“Brothers and Sisters was first released in August 1973 and marked a move to a more Country oriented direction. This would be the first full album recorded after Duane Allman’s death. Rather than replacing Duane, the band added keyboard player Chuck Leavell to the band with Gregg sometimes switching to rhythm guitar. The recording sessions ran from October through December 1972. Unfortunately, tragedy struck again with bassist Barry was killed in November. The band added new bassist Lamar Williams to the fold. The album ended up being a massive hit for the band featuring a bunch of songs that would become signatures for the band and marks the end of what many people consider their peak era.”

2. Eat a Peach (1972)

“This is a Great album having lost Duane while it was under way it had to be tough to finish it, but the show must go on and that’s exactly what Duane would’ve wanted! We start to see Dickey becoming the musical leader w/writing and taking lead vocals for the first time. Mountain Jam was a great jam how many bands did or still do 40min plus songs I can’t think of any. The one thing I do wonder though is there’s a lot of tracks on it from the Fillmore East shows was that planned or done because they needed to get the album released on time or they wanted to make Duane a complete part of the album? Its still a great release a good spring board for what could’ve been.”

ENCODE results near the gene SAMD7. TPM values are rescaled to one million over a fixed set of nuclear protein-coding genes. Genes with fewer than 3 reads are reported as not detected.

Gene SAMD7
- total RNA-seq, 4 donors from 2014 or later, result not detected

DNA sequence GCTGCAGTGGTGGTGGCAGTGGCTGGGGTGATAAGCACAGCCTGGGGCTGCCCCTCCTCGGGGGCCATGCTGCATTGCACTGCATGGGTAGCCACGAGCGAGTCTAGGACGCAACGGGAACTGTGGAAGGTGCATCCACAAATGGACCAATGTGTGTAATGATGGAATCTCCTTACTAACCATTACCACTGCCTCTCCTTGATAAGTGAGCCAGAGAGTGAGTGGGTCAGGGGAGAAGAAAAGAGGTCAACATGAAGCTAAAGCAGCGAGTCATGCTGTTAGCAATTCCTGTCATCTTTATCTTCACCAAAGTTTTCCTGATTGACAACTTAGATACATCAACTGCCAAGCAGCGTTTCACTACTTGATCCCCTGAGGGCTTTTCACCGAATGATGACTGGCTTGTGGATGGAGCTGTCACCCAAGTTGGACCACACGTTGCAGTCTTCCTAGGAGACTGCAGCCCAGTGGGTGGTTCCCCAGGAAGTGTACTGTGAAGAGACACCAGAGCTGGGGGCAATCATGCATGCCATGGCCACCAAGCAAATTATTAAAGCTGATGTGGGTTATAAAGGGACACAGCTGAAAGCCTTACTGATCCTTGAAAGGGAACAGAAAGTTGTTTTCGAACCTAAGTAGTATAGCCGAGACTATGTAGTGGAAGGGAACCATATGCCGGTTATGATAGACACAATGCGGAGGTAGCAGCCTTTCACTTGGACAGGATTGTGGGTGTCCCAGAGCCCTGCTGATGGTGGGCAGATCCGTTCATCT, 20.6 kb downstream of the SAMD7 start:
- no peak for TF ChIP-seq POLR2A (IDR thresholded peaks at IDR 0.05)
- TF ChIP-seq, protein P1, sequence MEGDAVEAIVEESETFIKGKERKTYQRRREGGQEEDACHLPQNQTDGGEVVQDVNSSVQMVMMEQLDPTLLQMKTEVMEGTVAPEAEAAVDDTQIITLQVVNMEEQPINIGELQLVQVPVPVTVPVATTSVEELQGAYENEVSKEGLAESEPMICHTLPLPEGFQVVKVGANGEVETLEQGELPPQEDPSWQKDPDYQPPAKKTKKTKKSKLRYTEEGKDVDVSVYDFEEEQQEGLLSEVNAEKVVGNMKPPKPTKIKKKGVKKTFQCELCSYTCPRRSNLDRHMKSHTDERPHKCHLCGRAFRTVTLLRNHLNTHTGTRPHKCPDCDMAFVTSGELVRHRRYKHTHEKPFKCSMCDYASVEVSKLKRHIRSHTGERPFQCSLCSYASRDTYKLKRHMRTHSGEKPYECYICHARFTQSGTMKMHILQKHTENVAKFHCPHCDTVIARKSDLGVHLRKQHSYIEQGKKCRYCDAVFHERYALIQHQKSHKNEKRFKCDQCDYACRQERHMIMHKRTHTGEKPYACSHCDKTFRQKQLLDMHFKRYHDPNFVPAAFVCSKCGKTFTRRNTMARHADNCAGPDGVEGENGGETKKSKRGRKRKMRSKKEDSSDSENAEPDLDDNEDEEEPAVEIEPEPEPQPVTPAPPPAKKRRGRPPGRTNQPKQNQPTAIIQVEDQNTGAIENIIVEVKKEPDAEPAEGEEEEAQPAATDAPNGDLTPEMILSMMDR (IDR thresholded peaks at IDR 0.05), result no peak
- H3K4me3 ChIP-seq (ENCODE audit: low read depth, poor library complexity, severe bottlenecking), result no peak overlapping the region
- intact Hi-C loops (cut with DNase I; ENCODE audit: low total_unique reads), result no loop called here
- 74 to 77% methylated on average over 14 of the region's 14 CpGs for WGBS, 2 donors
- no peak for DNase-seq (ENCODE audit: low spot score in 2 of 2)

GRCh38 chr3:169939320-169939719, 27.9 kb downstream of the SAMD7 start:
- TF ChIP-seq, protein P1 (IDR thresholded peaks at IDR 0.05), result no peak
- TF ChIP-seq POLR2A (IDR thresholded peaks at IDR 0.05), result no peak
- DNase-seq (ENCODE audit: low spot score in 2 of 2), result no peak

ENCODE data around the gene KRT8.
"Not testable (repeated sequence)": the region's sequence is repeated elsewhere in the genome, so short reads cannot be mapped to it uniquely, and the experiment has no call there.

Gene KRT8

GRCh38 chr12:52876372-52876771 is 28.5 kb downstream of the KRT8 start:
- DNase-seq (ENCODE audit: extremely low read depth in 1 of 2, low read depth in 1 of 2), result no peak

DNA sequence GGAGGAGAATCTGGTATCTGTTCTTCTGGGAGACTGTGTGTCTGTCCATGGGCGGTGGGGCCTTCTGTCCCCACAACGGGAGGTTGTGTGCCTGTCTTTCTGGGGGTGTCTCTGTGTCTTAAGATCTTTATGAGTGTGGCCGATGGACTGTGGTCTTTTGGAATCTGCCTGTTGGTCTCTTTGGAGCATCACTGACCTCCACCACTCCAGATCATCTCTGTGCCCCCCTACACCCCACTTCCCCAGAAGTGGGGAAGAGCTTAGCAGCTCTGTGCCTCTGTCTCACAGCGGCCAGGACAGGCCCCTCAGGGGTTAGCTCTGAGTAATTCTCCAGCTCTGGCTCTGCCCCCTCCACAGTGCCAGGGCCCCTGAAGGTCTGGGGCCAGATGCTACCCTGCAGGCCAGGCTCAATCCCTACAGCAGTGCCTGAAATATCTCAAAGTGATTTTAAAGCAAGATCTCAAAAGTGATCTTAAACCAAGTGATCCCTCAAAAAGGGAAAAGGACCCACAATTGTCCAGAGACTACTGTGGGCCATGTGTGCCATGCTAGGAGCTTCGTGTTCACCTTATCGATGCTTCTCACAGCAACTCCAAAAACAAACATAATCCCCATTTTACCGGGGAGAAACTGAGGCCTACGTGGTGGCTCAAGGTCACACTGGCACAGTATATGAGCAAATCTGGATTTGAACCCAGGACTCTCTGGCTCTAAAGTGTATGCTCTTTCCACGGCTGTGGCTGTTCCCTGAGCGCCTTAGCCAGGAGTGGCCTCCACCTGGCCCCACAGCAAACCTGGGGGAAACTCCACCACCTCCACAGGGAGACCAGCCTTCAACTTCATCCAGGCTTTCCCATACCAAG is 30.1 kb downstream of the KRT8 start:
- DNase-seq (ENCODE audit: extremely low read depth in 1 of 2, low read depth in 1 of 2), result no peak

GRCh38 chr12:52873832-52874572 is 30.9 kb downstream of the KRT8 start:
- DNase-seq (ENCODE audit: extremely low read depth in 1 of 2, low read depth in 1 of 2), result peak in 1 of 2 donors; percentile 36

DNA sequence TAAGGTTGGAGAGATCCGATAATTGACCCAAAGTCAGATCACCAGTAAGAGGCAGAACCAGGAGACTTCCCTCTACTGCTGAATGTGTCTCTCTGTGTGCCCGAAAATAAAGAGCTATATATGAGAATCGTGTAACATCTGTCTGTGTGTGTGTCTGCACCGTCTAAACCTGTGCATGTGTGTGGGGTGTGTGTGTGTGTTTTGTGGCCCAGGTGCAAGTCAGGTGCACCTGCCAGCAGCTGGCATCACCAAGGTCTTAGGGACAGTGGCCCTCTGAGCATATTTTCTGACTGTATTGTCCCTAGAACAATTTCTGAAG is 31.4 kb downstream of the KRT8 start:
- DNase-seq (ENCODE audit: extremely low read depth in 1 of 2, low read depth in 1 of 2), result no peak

1. At Fillmore East (1971)

“More than just the raw energy on stage and from the crowd, it is the electric, jazz-like interplay between the performers that sets a high bar for jam bands to reach. The impeccable rhythm blended with masterful instrumental work, keeps fans coming back for more. Quite possibly the best live album off all time.”

See the full review here.